The Silver Hall
On the hill of a peninsula surrounded by marsh and water, once the center of the city, a ruined Wee Jas temple, and the Silver Hall are the most prominent buildings. The many-pillared ancient structure, miraculously, stands in perfect shape. It shines with a silvery moon hue. The glyphs and writings are not Suloise. At the center of the Silver Hall exists a rectangular area (120´x80´), with a checkerboard floor pattern. Of similar construct is the checkerboard floor pattern in one of the rooms of the Ghost Tower of Inverness.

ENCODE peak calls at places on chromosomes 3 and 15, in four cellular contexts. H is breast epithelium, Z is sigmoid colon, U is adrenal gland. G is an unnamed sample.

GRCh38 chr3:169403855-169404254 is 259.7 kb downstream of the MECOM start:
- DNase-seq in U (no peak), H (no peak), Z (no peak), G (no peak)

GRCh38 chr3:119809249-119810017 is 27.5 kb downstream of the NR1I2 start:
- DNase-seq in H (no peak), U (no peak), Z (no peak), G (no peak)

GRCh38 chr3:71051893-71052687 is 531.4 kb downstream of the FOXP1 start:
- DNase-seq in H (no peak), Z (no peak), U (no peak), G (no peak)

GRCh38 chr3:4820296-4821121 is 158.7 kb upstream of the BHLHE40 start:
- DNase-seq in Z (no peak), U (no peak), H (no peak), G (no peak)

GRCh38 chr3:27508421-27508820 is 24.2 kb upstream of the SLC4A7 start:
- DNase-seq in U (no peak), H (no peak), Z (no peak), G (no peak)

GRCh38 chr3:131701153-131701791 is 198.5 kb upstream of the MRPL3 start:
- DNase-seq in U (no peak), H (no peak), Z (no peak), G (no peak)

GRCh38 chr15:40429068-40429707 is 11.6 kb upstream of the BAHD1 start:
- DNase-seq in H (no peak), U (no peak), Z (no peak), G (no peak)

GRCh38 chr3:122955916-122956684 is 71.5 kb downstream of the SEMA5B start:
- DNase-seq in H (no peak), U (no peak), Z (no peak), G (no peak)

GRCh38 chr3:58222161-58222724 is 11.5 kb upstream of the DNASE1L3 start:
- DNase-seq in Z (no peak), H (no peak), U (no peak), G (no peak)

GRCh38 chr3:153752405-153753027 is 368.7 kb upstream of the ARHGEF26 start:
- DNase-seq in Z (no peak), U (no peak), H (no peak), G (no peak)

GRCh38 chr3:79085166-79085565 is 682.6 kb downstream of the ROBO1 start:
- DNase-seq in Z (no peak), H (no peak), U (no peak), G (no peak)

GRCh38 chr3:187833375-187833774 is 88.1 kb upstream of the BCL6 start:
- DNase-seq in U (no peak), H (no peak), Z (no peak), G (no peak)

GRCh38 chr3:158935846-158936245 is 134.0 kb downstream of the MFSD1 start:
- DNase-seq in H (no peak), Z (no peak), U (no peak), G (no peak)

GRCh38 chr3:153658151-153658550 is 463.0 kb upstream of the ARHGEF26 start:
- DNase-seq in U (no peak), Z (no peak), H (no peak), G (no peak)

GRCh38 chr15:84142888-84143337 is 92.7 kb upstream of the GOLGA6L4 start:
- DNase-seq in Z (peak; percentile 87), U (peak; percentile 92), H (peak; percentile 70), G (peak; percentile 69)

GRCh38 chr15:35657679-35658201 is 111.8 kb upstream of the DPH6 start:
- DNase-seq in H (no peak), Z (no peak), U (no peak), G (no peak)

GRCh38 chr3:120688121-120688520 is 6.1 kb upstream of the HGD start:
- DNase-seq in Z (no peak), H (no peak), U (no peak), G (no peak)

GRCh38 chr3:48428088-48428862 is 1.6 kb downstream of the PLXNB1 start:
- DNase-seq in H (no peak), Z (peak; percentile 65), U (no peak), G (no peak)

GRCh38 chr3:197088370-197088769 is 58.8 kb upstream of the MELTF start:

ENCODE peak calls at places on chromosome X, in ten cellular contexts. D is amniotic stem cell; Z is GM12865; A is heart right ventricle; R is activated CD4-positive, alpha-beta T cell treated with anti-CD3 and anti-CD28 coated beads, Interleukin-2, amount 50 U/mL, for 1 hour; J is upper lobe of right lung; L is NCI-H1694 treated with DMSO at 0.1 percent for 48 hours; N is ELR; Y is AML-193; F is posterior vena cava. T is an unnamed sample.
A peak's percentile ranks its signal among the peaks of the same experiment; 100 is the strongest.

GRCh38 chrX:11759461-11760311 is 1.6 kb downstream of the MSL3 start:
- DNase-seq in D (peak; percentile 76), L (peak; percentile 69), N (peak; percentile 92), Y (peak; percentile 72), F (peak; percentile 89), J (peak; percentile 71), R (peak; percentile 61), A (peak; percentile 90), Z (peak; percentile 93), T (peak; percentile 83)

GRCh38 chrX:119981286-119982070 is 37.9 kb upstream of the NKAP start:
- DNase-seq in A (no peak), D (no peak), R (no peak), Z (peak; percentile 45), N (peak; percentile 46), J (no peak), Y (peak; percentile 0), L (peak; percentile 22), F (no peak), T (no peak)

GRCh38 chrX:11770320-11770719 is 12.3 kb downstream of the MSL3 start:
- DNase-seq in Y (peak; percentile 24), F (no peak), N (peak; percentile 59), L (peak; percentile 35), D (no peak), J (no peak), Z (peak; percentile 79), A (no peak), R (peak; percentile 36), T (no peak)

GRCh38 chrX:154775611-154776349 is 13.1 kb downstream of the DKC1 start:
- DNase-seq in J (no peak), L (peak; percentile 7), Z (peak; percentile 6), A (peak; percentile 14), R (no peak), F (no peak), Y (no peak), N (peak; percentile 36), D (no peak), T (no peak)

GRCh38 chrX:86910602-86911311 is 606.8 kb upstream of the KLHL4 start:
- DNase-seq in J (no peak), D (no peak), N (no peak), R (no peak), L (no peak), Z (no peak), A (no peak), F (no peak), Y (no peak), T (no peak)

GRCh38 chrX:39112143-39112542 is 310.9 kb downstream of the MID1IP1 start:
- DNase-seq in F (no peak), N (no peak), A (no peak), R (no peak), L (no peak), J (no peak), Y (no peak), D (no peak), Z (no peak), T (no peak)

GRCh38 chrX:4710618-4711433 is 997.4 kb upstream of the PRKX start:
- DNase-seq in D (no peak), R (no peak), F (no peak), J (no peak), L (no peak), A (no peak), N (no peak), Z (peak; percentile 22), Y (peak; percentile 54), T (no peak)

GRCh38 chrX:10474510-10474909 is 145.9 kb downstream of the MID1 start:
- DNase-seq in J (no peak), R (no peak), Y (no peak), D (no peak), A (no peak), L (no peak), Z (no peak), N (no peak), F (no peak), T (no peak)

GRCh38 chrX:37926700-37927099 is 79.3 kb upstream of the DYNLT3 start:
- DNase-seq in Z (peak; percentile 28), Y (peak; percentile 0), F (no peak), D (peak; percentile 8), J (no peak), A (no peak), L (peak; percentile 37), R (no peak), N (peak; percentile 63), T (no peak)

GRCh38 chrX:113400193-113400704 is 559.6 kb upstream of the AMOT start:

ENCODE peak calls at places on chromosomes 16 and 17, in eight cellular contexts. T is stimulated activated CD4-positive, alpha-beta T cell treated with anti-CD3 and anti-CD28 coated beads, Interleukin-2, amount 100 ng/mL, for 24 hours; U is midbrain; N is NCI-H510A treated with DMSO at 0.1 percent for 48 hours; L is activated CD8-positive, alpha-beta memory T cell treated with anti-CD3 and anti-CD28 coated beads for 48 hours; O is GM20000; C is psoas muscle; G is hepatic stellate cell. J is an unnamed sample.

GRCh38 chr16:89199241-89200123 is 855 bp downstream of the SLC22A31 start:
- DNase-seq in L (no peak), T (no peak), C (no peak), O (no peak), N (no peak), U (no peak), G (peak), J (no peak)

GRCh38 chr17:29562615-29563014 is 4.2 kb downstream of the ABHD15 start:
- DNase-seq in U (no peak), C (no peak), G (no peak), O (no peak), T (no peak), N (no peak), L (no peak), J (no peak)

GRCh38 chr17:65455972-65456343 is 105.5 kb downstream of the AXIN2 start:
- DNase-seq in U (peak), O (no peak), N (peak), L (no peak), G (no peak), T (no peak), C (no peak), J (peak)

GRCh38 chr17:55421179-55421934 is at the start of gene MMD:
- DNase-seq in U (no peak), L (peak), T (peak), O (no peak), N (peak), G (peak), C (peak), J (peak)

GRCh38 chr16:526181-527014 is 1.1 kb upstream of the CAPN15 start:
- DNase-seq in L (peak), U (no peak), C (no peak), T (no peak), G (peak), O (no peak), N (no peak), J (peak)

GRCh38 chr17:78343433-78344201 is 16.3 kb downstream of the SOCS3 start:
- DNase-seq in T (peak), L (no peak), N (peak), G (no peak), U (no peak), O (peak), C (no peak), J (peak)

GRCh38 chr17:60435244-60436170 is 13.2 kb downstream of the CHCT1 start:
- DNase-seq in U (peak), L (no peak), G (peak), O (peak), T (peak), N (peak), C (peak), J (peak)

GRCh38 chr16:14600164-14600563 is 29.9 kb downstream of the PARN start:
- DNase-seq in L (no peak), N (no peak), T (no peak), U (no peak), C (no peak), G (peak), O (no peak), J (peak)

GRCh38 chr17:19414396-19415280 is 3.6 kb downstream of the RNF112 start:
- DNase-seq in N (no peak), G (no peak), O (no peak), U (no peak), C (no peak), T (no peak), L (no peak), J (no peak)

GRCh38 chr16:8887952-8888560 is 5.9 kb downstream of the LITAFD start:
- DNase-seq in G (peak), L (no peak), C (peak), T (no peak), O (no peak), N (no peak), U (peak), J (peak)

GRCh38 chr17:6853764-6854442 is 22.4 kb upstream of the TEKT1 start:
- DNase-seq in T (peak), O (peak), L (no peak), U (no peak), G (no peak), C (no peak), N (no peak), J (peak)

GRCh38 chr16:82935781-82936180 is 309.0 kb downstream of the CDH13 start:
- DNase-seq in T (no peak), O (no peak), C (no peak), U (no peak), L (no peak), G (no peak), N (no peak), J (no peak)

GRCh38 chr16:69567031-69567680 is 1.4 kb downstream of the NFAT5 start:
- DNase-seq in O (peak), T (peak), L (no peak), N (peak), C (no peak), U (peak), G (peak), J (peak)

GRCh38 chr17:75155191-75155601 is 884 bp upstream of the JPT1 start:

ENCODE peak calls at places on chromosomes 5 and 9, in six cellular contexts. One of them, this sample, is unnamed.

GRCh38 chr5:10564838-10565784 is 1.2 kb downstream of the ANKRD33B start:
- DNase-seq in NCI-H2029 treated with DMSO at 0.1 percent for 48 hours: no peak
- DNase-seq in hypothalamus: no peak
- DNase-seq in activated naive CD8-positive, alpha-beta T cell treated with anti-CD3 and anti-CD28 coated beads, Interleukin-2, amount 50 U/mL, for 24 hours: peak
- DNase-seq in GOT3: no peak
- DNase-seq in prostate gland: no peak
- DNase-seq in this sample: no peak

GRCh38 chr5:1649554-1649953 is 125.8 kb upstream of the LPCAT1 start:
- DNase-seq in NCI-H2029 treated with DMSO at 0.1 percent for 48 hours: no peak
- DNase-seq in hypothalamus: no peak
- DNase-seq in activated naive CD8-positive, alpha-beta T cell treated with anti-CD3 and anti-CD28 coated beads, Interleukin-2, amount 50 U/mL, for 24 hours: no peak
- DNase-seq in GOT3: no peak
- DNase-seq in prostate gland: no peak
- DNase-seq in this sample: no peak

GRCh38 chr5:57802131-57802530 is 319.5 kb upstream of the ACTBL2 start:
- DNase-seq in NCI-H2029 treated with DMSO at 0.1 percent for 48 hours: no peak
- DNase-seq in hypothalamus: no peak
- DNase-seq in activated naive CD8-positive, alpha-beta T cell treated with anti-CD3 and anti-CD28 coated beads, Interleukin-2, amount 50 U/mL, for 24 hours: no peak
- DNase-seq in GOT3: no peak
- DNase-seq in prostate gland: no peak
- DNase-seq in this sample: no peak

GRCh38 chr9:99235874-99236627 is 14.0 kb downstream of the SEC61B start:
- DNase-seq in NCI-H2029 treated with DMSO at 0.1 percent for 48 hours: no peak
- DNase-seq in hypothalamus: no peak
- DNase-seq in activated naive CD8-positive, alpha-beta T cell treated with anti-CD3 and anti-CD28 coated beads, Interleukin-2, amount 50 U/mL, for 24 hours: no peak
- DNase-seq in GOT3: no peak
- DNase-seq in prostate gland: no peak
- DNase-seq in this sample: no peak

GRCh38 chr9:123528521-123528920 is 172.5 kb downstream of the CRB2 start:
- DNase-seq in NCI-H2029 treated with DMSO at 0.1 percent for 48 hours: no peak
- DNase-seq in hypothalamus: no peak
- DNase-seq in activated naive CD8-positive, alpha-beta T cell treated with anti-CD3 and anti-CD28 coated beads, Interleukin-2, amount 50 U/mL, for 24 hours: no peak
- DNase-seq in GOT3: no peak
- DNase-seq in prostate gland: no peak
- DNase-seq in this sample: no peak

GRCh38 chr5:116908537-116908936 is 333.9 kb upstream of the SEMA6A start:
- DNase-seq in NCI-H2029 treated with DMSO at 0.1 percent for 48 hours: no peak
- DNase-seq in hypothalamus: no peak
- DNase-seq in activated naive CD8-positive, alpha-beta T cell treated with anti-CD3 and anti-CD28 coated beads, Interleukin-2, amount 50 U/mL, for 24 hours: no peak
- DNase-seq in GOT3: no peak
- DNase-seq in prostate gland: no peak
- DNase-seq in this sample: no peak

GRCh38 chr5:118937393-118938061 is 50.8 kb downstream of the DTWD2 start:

Lucky may be the good traveler who passes by the keep of Sir Delius, at the southern fringes of the Suss. If he is not busy training, after a couple of glasses of Velunese wine, there is a chance he would be in the mood to tell a dreadful story. It was a shiny day when several centuries ago, Delius dared to test his skill and compete alone on the board of the Game of the Dragon, a.k.a. Dragonchess. He bypassed all controls and convinced, by word or sword, the Suel rulers of the Silver Hall, to allow him to play. Upon entering the Dragon, the squares became transparent and two more similar levels materialized, one below and one above the main board. An army of warriors, oliphants, unicorns, and other characters of the adventurer type, heroes, thieves, clerics, a mage, and a king were waiting at the opposite side with grim intentions. On the lower board, two basilisks, one oerth elemental, and six dwarves were ready to strike. On the upper board, one young dragon, two griffons, and six sylphs were ordered. By trial and error he figured that he was allowed to move only one square horizontally or diagonally. Every error resulted in sustaining damage. He headed for the king of the enemy, but before he was close, a griffon from the upper board, and the elemental from the lower board attacked him. Had he not been a swordmaster of extraordinary expertise, he would not have withstood the attacks. The battle continued when the sun was covered. Delius turned to see what happened, only to witness an enormous proportions octopoid monster. Even though all spectators of the game, as well as the rest of the citizens were shaken by this alien presence and hasted to defend the city, Delius was determined to end his test. He ignored all external havoc, until all enemy pawns were decimated. He stepped out of the board victorious, and with five blows he exterminated the octopus monstrosity.